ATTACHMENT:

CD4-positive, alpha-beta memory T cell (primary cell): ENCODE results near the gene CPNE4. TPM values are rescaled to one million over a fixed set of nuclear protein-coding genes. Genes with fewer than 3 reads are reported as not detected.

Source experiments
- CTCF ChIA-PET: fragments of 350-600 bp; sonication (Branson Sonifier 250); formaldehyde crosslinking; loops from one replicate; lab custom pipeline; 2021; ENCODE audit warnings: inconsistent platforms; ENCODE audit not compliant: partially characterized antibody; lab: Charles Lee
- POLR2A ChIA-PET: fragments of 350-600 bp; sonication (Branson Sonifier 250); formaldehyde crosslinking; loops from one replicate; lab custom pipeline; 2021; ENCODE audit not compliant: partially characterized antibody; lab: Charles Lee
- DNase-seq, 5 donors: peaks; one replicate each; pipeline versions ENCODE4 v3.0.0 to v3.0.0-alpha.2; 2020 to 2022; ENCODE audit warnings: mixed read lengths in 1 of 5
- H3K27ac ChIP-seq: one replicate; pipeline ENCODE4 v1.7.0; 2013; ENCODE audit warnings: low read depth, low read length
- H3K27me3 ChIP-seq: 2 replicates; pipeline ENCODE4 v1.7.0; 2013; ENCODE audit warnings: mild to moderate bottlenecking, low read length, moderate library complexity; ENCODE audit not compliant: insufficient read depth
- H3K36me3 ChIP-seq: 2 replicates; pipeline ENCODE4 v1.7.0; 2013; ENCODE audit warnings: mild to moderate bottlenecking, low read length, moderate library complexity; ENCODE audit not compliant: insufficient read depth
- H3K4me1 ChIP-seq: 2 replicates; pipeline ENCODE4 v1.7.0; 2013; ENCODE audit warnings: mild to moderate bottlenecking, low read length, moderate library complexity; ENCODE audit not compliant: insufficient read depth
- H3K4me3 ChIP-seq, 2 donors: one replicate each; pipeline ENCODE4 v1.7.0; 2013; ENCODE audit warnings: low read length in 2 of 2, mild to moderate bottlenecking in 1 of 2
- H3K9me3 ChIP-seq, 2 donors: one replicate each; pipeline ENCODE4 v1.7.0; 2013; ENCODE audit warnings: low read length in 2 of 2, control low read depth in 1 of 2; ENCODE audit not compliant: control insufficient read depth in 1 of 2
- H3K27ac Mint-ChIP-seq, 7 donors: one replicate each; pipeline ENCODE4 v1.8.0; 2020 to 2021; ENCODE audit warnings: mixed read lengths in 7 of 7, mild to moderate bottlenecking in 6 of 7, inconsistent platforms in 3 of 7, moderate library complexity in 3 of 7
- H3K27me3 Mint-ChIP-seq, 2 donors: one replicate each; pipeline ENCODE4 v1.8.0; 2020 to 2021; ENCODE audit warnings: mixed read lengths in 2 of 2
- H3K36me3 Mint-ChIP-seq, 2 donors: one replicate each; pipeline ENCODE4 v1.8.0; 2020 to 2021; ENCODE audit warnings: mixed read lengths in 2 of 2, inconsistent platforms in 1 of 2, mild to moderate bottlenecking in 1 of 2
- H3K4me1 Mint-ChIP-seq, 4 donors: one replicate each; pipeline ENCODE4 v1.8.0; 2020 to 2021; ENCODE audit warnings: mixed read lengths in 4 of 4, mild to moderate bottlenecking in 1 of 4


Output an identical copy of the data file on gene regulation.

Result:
CD4-positive, alpha-beta memory T cell (primary cell): ENCODE results near the gene CPNE4. TPM values are rescaled to one million over a fixed set of nuclear protein-coding genes. Genes with fewer than 3 reads are reported as not detected.

Source experiments
- CTCF ChIA-PET: fragments of 350-600 bp; sonication (Branson Sonifier 250); formaldehyde crosslinking; loops from one replicate; lab custom pipeline; 2021; ENCODE audit warnings: inconsistent platforms; ENCODE audit not compliant: partially characterized antibody; lab: Charles Lee
- POLR2A ChIA-PET: fragments of 350-600 bp; sonication (Branson Sonifier 250); formaldehyde crosslinking; loops from one replicate; lab custom pipeline; 2021; ENCODE audit not compliant: partially characterized antibody; lab: Charles Lee
- DNase-seq, 5 donors: peaks; one replicate each; pipeline versions ENCODE4 v3.0.0 to v3.0.0-alpha.2; 2020 to 2022; ENCODE audit warnings: mixed read lengths in 1 of 5
- H3K27ac ChIP-seq: one replicate; pipeline ENCODE4 v1.7.0; 2013; ENCODE audit warnings: low read depth, low read length
- H3K27me3 ChIP-seq: 2 replicates; pipeline ENCODE4 v1.7.0; 2013; ENCODE audit warnings: mild to moderate bottlenecking, low read length, moderate library complexity; ENCODE audit not compliant: insufficient read depth
- H3K36me3 ChIP-seq: 2 replicates; pipeline ENCODE4 v1.7.0; 2013; ENCODE audit warnings: mild to moderate bottlenecking, low read length, moderate library complexity; ENCODE audit not compliant: insufficient read depth
- H3K4me1 ChIP-seq: 2 replicates; pipeline ENCODE4 v1.7.0; 2013; ENCODE audit warnings: mild to moderate bottlenecking, low read length, moderate library complexity; ENCODE audit not compliant: insufficient read depth
- H3K4me3 ChIP-seq, 2 donors: one replicate each; pipeline ENCODE4 v1.7.0; 2013; ENCODE audit warnings: low read length in 2 of 2, mild to moderate bottlenecking in 1 of 2
- H3K9me3 ChIP-seq, 2 donors: one replicate each; pipeline ENCODE4 v1.7.0; 2013; ENCODE audit warnings: low read length in 2 of 2, control low read depth in 1 of 2; ENCODE audit not compliant: control insufficient read depth in 1 of 2
- H3K27ac Mint-ChIP-seq, 7 donors: one replicate each; pipeline ENCODE4 v1.8.0; 2020 to 2021; ENCODE audit warnings: mixed read lengths in 7 of 7, mild to moderate bottlenecking in 6 of 7, inconsistent platforms in 3 of 7, moderate library complexity in 3 of 7
- H3K27me3 Mint-ChIP-seq, 2 donors: one replicate each; pipeline ENCODE4 v1.8.0; 2020 to 2021; ENCODE audit warnings: mixed read lengths in 2 of 2
- H3K36me3 Mint-ChIP-seq, 2 donors: one replicate each; pipeline ENCODE4 v1.8.0; 2020 to 2021; ENCODE audit warnings: mixed read lengths in 2 of 2, inconsistent platforms in 1 of 2, mild to moderate bottlenecking in 1 of 2
- H3K4me1 Mint-ChIP-seq, 4 donors: one replicate each; pipeline ENCODE4 v1.8.0; 2020 to 2021; ENCODE audit warnings: mixed read lengths in 4 of 4, mild to moderate bottlenecking in 1 of 4